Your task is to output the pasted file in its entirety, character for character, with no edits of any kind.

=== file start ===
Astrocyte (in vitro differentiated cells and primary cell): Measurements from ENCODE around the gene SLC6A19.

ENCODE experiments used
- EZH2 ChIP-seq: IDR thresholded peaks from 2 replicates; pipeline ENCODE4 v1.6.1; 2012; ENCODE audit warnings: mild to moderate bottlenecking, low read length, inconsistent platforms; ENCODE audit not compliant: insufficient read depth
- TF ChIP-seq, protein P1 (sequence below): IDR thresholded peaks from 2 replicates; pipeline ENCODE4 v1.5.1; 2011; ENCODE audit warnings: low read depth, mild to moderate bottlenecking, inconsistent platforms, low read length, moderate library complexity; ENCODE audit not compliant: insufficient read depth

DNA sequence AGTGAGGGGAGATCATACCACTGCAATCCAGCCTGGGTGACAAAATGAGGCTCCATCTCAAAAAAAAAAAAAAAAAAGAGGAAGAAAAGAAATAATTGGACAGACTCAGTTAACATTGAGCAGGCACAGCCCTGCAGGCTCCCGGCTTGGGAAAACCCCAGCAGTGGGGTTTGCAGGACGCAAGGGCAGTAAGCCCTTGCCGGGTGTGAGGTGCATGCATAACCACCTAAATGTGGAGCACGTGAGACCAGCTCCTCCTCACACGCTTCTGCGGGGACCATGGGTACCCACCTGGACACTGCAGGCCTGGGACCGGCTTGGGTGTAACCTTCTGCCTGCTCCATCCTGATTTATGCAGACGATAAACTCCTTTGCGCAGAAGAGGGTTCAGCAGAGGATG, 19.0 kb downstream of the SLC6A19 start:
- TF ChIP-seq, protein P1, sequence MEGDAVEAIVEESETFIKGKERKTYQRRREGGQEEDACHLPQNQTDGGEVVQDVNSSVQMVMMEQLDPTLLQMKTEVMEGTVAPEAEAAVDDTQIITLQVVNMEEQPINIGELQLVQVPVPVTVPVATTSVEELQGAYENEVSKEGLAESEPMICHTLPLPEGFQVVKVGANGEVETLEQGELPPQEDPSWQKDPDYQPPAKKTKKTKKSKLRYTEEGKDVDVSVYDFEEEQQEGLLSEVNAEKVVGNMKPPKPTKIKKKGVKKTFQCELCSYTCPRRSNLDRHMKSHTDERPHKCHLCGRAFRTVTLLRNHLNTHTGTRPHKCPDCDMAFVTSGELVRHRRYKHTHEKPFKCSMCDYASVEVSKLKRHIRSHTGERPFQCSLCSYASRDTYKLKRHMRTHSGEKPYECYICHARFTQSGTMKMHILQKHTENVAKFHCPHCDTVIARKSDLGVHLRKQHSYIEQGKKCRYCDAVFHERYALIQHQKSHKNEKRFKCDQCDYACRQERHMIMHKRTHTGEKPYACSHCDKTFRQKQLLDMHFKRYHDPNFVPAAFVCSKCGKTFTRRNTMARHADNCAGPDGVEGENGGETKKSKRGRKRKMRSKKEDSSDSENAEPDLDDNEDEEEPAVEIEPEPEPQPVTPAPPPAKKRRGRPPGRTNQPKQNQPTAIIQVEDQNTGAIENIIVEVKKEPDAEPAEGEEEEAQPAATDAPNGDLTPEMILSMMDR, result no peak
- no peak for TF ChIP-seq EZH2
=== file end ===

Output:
Astrocyte (in vitro differentiated cells and primary cell): Measurements from ENCODE around the gene SLC6A19.

ENCODE experiments used
- EZH2 ChIP-seq: IDR thresholded peaks from 2 replicates; pipeline ENCODE4 v1.6.1; 2012; ENCODE audit warnings: mild to moderate bottlenecking, low read length, inconsistent platforms; ENCODE audit not compliant: insufficient read depth
- TF ChIP-seq, protein P1 (sequence below): IDR thresholded peaks from 2 replicates; pipeline ENCODE4 v1.5.1; 2011; ENCODE audit warnings: low read depth, mild to moderate bottlenecking, inconsistent platforms, low read length, moderate library complexity; ENCODE audit not compliant: insufficient read depth

DNA sequence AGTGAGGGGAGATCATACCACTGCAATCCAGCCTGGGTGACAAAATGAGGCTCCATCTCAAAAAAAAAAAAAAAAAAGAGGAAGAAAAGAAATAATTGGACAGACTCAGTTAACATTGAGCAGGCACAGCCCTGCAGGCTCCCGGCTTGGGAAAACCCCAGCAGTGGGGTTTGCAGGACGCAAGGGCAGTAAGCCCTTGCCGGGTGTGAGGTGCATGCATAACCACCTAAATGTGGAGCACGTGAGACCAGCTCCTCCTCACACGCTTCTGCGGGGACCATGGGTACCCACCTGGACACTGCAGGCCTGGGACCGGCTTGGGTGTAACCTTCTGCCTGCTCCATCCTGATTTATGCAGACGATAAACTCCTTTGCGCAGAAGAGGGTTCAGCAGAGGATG, 19.0 kb downstream of the SLC6A19 start:
- TF ChIP-seq, protein P1, sequence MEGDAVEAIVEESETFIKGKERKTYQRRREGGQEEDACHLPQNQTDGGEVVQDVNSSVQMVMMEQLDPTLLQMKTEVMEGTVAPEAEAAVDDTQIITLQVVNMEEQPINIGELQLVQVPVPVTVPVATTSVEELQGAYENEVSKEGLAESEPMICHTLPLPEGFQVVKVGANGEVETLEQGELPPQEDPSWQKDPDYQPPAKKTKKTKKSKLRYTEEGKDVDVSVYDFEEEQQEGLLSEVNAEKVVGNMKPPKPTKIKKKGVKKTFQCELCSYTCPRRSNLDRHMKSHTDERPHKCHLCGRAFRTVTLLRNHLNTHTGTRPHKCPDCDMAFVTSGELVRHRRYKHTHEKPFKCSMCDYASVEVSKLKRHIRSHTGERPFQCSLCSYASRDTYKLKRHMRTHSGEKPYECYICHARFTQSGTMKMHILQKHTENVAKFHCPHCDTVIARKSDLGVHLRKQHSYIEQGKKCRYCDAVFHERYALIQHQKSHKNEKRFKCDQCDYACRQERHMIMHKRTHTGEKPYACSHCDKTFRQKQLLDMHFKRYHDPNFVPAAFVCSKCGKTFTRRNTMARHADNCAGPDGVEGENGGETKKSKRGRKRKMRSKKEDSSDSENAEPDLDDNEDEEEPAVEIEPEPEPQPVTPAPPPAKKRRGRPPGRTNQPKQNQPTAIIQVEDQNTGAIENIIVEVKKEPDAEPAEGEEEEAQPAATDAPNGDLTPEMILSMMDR, result no peak
- no peak for TF ChIP-seq EZH2